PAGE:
Duterte-Cayetano sign manifesto to bare their bank accounts

Pia Ranada
The tandem urges other candidates to sign the document to signify their commitment to transparency

COMPLETE DISCLOSURE. The tandem of Rodrigo Duterte and Alan Peter Cayetano hold up a document they signed waiving their rights under the Bank Secrecy law. Photo by Pia Ranada/Rappler

TACLOBAN CITY, Philippines – The tandem of Rodrigo Duterte and Alan Peter Cayetano signed a manifesto allowing their bank accounts to be scrutinized by the public.

Cayetano showed media the manifesto during a dialogue with Super Typhoon Yolanda survivors in Tacloban City on Monday, March 14.

The manifesto, printed on a piece of cardboard, declares that the presidential and vice-presidential candidates who sign it “pledge to open all our bank accounts in local and foreign currencies both here and abroad in the interest of transparency and accountability.”

Both Cayetano and Duterte have signed the document. The space above the names of other candidates remain blank as of this writing.

Asked why he signed the manifesto, Duterte told reporters: “So that the people will know how much is our worth, if we have bank secrets, deposits.”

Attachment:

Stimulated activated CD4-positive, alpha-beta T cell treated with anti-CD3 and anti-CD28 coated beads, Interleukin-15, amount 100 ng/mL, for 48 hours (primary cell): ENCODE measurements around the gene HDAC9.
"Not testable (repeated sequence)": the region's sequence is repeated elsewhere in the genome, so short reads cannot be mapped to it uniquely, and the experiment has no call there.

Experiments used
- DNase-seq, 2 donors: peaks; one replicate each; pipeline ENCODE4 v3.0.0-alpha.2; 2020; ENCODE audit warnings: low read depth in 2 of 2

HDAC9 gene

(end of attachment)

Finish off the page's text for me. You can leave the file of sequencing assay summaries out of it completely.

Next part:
And what if other candidates refuse to sign?

Ewan ko (I don’t know. That is for the people to decide. I cannot be judgmental, bahala kayo (it’s up to you). Basta ako, ready ako anytime (I am ready anytime),” he said.

MANIFESTO. Vice-presidential bet Alan Peter Cayetano shows his and Duterte's signatures on a manifesto to open their bank accounts. Screengrab from Rappler video

Cayetano explained that candidates waiving their rights to keep the details of their bank accounts secret will help government agencies crack down on corruption.

“This means the Ombudsman, DOJ (Department of Justice), COA (Commission on Audit), when they investigate, there is just a process but politicians can’t say their bank accounts are secret,” said the senator.

He said that dummy bank accounts are ways through which abusive government officials can hide their illegally amassed wealth. Properties like yachts or land can easily be traced, while the Anti-Money Laundering Act has made it difficult to spirit money away to foreign banks.

“This document will be sent to other candidates and if they all sign, whoever wins in 2016, you can be assured that the Ombudsman and DOJ will have a weapon,” the vice-presidential bet told the Yolanda survivors.

This is not the first call for transparency coming from candidates.

Similar calls have come from other candidates like Senators Miriam Defensor-Santiago and Francis “Chiz” Escudero, and former interior secretary Mar Roxas since the issue on political ad spending and the Commission on Audit report on Jejomar Binay’s involvement in the overpricing of a Makati City building.

Roxas has said he is open to a lifestyle check, while Binay has challenged his rivals to allow the Anti-Money Laundering Council to examine their bank accounts. – Rappler.com

Pia Ranada

Pia Ranada is a senior reporter for Rappler covering Philippine politics and environmental issues. For tips and story suggestions, email her at pia.ranada@rappler.com.